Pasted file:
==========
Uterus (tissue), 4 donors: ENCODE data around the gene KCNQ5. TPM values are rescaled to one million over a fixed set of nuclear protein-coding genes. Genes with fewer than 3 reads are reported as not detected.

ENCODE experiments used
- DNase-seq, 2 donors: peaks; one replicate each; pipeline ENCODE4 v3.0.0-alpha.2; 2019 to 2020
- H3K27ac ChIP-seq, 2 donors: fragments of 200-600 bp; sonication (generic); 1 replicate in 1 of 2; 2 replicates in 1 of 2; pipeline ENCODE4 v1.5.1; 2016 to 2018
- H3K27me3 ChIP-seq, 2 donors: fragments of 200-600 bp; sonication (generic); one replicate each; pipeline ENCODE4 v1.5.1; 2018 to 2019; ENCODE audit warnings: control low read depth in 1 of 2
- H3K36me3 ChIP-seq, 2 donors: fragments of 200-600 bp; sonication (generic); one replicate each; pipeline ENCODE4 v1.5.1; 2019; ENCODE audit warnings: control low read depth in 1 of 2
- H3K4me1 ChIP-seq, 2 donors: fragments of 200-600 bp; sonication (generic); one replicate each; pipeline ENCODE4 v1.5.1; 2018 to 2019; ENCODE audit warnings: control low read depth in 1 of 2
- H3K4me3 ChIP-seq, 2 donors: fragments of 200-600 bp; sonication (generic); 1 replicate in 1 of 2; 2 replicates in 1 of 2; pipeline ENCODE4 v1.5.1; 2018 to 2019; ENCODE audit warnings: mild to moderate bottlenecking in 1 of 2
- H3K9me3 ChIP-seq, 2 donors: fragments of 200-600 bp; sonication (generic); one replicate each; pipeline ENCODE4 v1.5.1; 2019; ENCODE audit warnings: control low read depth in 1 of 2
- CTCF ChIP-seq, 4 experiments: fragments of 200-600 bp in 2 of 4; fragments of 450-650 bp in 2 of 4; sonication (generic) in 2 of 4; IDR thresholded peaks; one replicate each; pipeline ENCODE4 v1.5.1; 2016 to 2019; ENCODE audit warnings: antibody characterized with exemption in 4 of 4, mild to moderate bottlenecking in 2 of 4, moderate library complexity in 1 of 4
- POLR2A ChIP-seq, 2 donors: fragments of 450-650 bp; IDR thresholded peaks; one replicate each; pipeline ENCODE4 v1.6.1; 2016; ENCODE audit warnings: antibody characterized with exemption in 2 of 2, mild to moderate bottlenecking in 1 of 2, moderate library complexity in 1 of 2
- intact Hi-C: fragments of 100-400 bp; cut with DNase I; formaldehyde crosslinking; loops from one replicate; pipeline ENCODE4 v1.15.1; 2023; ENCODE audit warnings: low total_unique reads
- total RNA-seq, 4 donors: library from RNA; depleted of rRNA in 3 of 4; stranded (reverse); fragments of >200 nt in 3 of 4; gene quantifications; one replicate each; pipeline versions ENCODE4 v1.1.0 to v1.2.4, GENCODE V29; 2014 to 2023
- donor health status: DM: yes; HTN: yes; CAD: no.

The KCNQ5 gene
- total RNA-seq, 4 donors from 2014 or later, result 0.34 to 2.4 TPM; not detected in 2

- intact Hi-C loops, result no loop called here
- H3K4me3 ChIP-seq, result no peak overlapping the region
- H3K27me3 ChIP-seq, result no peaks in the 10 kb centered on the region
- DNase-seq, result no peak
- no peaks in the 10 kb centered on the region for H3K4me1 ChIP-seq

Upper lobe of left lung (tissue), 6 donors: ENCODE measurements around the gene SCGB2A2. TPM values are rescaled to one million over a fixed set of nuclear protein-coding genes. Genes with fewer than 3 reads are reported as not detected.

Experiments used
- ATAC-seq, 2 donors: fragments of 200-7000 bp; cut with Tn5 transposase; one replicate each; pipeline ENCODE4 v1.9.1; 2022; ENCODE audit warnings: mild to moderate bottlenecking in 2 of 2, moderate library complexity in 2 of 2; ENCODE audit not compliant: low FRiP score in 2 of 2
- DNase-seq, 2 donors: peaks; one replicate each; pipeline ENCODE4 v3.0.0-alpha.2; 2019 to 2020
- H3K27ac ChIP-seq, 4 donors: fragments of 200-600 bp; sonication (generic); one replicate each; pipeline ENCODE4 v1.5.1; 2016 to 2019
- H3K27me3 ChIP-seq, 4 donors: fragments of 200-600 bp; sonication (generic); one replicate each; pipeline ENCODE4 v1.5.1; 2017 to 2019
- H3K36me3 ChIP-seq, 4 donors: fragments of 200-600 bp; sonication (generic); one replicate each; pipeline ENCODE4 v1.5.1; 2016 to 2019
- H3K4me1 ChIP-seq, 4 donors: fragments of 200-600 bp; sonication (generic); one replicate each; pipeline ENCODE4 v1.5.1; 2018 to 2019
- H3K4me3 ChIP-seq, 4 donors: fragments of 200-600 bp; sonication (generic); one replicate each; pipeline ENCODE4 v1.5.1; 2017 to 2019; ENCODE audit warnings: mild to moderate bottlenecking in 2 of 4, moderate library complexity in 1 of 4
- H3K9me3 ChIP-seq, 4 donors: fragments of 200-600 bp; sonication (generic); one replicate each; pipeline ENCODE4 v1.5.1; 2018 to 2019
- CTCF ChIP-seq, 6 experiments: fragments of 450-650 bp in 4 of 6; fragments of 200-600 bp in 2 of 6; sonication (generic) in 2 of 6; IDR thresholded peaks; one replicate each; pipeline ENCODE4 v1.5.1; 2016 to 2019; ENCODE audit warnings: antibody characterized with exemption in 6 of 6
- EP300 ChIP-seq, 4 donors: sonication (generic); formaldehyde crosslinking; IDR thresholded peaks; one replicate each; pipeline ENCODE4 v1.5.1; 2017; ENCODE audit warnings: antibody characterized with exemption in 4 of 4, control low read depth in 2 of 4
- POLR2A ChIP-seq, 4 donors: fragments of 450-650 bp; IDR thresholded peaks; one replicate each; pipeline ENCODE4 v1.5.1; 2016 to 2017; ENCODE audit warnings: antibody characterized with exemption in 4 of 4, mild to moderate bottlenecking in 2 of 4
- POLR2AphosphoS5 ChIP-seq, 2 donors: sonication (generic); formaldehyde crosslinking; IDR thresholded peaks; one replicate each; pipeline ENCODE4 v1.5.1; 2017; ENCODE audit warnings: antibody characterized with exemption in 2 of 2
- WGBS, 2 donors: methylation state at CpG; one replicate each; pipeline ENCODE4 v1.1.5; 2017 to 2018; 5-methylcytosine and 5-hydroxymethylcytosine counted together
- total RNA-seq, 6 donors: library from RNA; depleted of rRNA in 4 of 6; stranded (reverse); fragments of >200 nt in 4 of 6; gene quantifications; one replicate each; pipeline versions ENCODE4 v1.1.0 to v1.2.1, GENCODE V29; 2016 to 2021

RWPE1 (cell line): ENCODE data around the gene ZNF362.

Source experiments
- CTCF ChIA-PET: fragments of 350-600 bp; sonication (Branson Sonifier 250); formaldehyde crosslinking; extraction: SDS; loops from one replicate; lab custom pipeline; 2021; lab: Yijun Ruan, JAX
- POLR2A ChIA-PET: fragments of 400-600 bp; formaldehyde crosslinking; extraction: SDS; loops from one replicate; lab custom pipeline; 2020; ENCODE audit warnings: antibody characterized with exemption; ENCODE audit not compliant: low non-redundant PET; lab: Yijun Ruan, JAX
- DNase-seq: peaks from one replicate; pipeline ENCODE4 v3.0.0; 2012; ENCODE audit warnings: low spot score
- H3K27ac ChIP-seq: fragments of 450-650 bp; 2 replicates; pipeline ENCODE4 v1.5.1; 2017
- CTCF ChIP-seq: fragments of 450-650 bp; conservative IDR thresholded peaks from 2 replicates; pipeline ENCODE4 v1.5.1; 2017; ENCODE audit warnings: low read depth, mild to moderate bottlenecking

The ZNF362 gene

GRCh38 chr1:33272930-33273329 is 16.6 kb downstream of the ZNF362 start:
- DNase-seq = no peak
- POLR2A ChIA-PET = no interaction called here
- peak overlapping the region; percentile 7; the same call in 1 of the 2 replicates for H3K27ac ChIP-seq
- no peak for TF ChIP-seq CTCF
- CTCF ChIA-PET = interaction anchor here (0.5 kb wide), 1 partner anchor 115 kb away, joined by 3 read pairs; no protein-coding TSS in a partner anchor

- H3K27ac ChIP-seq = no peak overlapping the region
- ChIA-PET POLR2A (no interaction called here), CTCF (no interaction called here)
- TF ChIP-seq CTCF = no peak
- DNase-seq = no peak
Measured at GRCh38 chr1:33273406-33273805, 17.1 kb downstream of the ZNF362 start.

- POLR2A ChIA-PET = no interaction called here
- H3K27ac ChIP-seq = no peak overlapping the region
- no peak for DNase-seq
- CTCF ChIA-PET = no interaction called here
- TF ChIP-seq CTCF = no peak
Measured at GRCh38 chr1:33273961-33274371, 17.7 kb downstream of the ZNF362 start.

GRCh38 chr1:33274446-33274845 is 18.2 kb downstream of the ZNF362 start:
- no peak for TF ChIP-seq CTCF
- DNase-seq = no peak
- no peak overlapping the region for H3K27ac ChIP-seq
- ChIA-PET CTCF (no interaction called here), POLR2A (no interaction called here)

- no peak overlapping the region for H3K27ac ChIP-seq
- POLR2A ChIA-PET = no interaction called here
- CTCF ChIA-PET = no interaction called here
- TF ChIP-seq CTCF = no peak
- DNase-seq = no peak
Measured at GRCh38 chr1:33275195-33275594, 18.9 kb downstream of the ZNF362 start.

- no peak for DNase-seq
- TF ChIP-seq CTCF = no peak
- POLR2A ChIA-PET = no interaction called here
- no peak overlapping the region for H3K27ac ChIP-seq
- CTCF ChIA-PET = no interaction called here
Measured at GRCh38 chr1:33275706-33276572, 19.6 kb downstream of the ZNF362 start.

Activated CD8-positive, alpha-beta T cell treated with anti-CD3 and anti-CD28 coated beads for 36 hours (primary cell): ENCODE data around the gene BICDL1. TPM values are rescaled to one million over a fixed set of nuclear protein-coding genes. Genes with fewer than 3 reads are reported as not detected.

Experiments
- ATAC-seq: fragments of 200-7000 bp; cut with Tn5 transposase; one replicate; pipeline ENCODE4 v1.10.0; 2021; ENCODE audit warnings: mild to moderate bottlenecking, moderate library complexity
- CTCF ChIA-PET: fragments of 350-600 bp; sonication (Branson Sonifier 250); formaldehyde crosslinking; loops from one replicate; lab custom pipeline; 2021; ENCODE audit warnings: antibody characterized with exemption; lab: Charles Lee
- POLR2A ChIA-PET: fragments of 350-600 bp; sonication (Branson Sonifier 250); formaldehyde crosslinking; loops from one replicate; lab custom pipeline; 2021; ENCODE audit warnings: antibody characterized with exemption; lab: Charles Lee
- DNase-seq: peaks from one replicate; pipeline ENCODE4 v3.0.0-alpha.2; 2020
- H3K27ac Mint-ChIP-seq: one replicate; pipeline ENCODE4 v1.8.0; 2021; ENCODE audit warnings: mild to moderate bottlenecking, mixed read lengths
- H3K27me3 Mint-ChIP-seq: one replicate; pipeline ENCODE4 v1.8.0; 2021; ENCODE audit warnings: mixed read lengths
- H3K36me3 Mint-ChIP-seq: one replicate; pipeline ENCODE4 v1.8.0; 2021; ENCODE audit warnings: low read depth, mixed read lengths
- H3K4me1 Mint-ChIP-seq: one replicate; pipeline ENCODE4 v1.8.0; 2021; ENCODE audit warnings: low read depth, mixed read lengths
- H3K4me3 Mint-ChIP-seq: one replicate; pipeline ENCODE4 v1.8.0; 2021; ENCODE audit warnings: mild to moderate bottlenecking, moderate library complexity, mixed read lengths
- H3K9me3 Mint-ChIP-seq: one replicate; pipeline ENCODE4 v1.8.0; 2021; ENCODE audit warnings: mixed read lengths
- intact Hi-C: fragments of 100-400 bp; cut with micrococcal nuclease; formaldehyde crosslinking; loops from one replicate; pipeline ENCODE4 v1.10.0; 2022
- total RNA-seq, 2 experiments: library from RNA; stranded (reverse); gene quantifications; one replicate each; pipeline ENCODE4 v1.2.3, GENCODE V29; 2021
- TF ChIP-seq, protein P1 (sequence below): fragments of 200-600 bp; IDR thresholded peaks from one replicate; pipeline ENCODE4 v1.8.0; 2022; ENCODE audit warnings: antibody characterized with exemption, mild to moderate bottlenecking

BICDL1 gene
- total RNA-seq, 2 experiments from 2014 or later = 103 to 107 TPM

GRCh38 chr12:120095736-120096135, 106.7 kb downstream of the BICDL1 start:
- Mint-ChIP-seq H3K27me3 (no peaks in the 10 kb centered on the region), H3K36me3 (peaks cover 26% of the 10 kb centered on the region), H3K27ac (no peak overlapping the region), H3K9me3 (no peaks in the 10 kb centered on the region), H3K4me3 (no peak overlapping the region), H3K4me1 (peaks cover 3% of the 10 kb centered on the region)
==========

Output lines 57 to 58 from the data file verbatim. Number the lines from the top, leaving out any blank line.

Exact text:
- POLR2A ChIA-PET = no interaction called here
- H3K27ac ChIP-seq = no peak overlapping the region